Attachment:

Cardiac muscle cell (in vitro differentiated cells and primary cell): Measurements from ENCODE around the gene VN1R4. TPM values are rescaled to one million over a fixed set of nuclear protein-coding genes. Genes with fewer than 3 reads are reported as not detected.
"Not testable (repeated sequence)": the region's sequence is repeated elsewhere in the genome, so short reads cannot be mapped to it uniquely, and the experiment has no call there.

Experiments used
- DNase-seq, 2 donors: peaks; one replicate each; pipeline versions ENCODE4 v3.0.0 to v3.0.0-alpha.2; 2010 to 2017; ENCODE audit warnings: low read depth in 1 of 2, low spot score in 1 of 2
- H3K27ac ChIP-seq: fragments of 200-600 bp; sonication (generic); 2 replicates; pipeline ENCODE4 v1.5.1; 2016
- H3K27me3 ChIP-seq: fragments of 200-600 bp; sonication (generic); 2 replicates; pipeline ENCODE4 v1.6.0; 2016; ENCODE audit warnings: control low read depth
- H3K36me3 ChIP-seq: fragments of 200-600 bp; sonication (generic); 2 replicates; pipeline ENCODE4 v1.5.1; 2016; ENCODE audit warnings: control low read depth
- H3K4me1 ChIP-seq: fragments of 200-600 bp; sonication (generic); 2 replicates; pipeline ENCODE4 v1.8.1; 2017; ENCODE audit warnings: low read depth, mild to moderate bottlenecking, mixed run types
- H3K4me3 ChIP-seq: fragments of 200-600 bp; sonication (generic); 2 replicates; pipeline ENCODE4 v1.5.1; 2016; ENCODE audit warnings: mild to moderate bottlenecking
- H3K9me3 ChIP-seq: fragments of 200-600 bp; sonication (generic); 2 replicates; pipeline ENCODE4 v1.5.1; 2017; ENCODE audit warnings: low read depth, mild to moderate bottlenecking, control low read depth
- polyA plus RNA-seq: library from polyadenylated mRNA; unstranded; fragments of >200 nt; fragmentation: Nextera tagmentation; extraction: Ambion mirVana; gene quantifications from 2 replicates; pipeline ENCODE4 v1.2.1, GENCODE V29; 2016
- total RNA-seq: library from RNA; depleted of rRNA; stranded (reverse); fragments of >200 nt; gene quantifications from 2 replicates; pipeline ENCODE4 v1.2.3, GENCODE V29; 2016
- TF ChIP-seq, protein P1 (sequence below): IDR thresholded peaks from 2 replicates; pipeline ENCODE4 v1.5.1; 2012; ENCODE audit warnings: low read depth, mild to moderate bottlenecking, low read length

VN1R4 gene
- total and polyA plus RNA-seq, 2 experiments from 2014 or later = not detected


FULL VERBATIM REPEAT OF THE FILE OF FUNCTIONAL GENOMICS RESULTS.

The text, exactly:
Cardiac muscle cell (in vitro differentiated cells and primary cell): Measurements from ENCODE around the gene VN1R4. TPM values are rescaled to one million over a fixed set of nuclear protein-coding genes. Genes with fewer than 3 reads are reported as not detected.
"Not testable (repeated sequence)": the region's sequence is repeated elsewhere in the genome, so short reads cannot be mapped to it uniquely, and the experiment has no call there.

Experiments used
- DNase-seq, 2 donors: peaks; one replicate each; pipeline versions ENCODE4 v3.0.0 to v3.0.0-alpha.2; 2010 to 2017; ENCODE audit warnings: low read depth in 1 of 2, low spot score in 1 of 2
- H3K27ac ChIP-seq: fragments of 200-600 bp; sonication (generic); 2 replicates; pipeline ENCODE4 v1.5.1; 2016
- H3K27me3 ChIP-seq: fragments of 200-600 bp; sonication (generic); 2 replicates; pipeline ENCODE4 v1.6.0; 2016; ENCODE audit warnings: control low read depth
- H3K36me3 ChIP-seq: fragments of 200-600 bp; sonication (generic); 2 replicates; pipeline ENCODE4 v1.5.1; 2016; ENCODE audit warnings: control low read depth
- H3K4me1 ChIP-seq: fragments of 200-600 bp; sonication (generic); 2 replicates; pipeline ENCODE4 v1.8.1; 2017; ENCODE audit warnings: low read depth, mild to moderate bottlenecking, mixed run types
- H3K4me3 ChIP-seq: fragments of 200-600 bp; sonication (generic); 2 replicates; pipeline ENCODE4 v1.5.1; 2016; ENCODE audit warnings: mild to moderate bottlenecking
- H3K9me3 ChIP-seq: fragments of 200-600 bp; sonication (generic); 2 replicates; pipeline ENCODE4 v1.5.1; 2017; ENCODE audit warnings: low read depth, mild to moderate bottlenecking, control low read depth
- polyA plus RNA-seq: library from polyadenylated mRNA; unstranded; fragments of >200 nt; fragmentation: Nextera tagmentation; extraction: Ambion mirVana; gene quantifications from 2 replicates; pipeline ENCODE4 v1.2.1, GENCODE V29; 2016
- total RNA-seq: library from RNA; depleted of rRNA; stranded (reverse); fragments of >200 nt; gene quantifications from 2 replicates; pipeline ENCODE4 v1.2.3, GENCODE V29; 2016
- TF ChIP-seq, protein P1 (sequence below): IDR thresholded peaks from 2 replicates; pipeline ENCODE4 v1.5.1; 2012; ENCODE audit warnings: low read depth, mild to moderate bottlenecking, low read length

VN1R4 gene
- total and polyA plus RNA-seq, 2 experiments from 2014 or later = not detected